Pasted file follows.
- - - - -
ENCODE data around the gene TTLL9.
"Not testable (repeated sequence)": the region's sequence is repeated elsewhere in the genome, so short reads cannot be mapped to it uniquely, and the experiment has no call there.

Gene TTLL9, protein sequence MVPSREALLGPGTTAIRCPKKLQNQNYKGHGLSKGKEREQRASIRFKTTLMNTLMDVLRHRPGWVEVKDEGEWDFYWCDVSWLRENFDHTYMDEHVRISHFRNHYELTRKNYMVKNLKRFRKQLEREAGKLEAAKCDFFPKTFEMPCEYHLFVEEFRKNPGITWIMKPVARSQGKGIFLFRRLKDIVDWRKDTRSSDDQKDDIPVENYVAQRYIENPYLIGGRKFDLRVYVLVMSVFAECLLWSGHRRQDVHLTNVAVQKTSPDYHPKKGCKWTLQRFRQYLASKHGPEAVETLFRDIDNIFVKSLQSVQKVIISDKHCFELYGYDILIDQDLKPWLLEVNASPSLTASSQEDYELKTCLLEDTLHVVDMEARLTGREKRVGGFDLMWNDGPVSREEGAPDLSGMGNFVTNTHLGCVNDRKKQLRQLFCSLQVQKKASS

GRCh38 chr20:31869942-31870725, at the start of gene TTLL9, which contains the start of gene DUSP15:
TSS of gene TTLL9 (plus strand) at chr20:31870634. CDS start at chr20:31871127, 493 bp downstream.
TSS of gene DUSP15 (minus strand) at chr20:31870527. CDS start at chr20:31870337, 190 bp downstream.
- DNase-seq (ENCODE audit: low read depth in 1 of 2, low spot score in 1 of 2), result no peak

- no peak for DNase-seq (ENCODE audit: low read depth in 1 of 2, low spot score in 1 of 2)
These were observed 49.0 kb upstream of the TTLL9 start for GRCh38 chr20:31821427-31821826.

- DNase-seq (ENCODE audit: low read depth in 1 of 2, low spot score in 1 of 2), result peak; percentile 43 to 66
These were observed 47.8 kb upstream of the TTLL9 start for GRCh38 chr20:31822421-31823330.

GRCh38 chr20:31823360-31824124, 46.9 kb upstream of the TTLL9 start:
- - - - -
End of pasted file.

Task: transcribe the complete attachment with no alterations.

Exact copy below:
ENCODE data around the gene TTLL9.
"Not testable (repeated sequence)": the region's sequence is repeated elsewhere in the genome, so short reads cannot be mapped to it uniquely, and the experiment has no call there.

Gene TTLL9, protein sequence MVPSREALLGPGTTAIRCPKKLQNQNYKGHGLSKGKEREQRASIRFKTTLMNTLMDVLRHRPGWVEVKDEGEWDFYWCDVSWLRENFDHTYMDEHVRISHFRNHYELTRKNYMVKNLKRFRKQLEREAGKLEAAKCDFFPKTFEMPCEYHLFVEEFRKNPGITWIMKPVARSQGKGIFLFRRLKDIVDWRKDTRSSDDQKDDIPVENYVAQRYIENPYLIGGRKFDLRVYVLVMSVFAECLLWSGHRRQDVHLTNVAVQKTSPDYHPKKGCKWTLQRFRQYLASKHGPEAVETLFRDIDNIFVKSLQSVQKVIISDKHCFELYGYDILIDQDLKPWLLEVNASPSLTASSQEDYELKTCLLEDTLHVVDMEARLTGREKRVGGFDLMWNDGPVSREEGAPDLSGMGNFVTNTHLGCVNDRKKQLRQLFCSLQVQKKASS

GRCh38 chr20:31869942-31870725, at the start of gene TTLL9, which contains the start of gene DUSP15:
TSS of gene TTLL9 (plus strand) at chr20:31870634. CDS start at chr20:31871127, 493 bp downstream.
TSS of gene DUSP15 (minus strand) at chr20:31870527. CDS start at chr20:31870337, 190 bp downstream.
- DNase-seq (ENCODE audit: low read depth in 1 of 2, low spot score in 1 of 2), result no peak

- no peak for DNase-seq (ENCODE audit: low read depth in 1 of 2, low spot score in 1 of 2)
These were observed 49.0 kb upstream of the TTLL9 start for GRCh38 chr20:31821427-31821826.

- DNase-seq (ENCODE audit: low read depth in 1 of 2, low spot score in 1 of 2), result peak; percentile 43 to 66
These were observed 47.8 kb upstream of the TTLL9 start for GRCh38 chr20:31822421-31823330.

GRCh38 chr20:31823360-31824124, 46.9 kb upstream of the TTLL9 start: